WSJ's Gerald Seib: Washington's "Unhealthy" Obsession With 2016 Is Boosting China And Russia

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During this week's FOX News Sunday panel, Wall Street Journal columnist Gerald Seib said he wished the Beltway could get over what happened in the 2016 election and move on to what is happening in the world now.

"Both ends of Pennsylvania Ave. are obsessed with what happened in 2016," he said. "The deeper reality here is that democracy is -- is under attack. And not just from Russia and not just in 2016."

He said hopefully, "At some point the Robert Mueller thing comes to an end. I don't know what the end point is, but at some point later this year, I assume, it will be reached and then we'll know the answer to some questions and maybe then we'll move on to the broader questions."





WALLACE: But -- but, Gerry, let me bring you in, because there's been almost silence from this administration after a very provocative speech by Vladimir Putin, the president said nothing, the White House basically said nothing. There's been no response from this administration.

SEIB: Well, look, I -- I think there's a -- an unfortunate reality here, which is that the -- the debate about the 2016 election, which has consumed this conversation about Russia, is probably something, if you could do what you just suggested, put it in a box and get onto the broader realities here, that would be healthy. That's not happening. I think it's not happening in part because both ends of Pennsylvania Avenue are obsessed with what happened in 2016.

But the deeper reality here is that democracy is -- is under attack. And not just from Russia and not just in 2016. It happened in Europe in 2014, 2015, 2016. It happened here. It's apparently happening here now. Both the Russians, Vladimir Putin, and President Xi in China, would like to hold out other models besides democracy as the model that other countries in the world ought to follow.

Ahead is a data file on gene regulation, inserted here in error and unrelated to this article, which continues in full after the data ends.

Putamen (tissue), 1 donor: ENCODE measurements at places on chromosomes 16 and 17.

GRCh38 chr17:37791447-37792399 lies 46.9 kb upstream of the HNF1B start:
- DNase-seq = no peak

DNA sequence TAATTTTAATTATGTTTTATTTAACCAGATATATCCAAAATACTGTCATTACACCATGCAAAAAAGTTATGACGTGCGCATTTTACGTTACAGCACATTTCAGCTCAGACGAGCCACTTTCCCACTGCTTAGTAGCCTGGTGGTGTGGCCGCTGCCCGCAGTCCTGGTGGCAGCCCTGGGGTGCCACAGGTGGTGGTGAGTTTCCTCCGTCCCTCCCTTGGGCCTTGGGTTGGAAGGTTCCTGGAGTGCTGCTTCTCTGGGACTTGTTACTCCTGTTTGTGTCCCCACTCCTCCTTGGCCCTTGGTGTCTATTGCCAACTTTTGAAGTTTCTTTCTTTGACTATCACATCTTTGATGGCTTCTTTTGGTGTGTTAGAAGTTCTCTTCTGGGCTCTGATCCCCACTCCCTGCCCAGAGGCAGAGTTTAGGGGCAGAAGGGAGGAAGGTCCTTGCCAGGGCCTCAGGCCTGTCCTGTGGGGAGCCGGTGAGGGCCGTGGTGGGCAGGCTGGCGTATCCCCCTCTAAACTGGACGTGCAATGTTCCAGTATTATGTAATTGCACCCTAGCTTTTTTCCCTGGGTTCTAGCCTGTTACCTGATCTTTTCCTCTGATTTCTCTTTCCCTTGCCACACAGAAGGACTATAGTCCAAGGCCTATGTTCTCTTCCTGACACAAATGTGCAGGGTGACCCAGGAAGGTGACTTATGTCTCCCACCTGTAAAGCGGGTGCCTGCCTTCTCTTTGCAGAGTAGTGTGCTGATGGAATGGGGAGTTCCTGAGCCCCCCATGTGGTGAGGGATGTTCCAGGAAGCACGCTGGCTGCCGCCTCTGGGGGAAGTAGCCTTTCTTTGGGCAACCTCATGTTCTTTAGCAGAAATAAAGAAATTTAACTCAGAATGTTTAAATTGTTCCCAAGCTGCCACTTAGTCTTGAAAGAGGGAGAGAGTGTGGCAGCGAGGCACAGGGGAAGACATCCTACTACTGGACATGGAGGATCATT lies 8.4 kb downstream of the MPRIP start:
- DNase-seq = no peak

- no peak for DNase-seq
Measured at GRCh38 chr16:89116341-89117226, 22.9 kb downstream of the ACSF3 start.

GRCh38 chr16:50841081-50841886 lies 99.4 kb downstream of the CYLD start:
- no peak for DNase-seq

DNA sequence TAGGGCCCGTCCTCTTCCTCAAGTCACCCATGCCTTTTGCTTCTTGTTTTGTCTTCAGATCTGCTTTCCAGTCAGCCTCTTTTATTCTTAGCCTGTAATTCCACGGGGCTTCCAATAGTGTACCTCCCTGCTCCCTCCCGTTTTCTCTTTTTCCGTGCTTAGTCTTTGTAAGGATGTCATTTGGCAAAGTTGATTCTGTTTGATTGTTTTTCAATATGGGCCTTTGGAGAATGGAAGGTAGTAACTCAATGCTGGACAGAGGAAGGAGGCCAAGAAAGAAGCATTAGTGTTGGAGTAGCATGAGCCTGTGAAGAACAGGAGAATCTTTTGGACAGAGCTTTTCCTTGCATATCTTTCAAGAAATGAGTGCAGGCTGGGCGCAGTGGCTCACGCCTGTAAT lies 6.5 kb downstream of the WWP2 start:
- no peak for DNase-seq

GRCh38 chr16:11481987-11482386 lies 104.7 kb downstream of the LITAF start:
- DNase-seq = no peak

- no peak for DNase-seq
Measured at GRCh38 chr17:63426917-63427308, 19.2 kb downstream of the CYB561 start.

There's a really sustained attack on the -- basically the institutions in -- of democracy and its role as a model for the world. And that's the broader issue here. And it's now being basically lost as a question that ought to be discussed because of this obsession with 2016. And I don't know how you break out of that.

WALLACE: Well, let -- and -- and let's end of that, because it isn't in a box. It's, you know, it's on the front page of the papers today again.

SEIB: Right.

WALLACE: I think sometimes the -- the incremental information we hear is significant. Sometimes I think it's meaningless. You know, Robert Mueller is asking about -- well, he's asking about everything.

What is the price, the opportunity cost of this? Obviously it has to be investigated. But of this continuing -- now we are a year and a third into this administration --

SEIB: Well, I think it's obvious that the -- the kind of broader issues we're talking about here don't get raised, don't get discussed.

But at some point the Robert Mueller thing comes to an end. I don't know what the end point is, but at some point later this year, I assume, it will be reached and then we'll know the answer to some questions and maybe then we'll move on to the broader questions.

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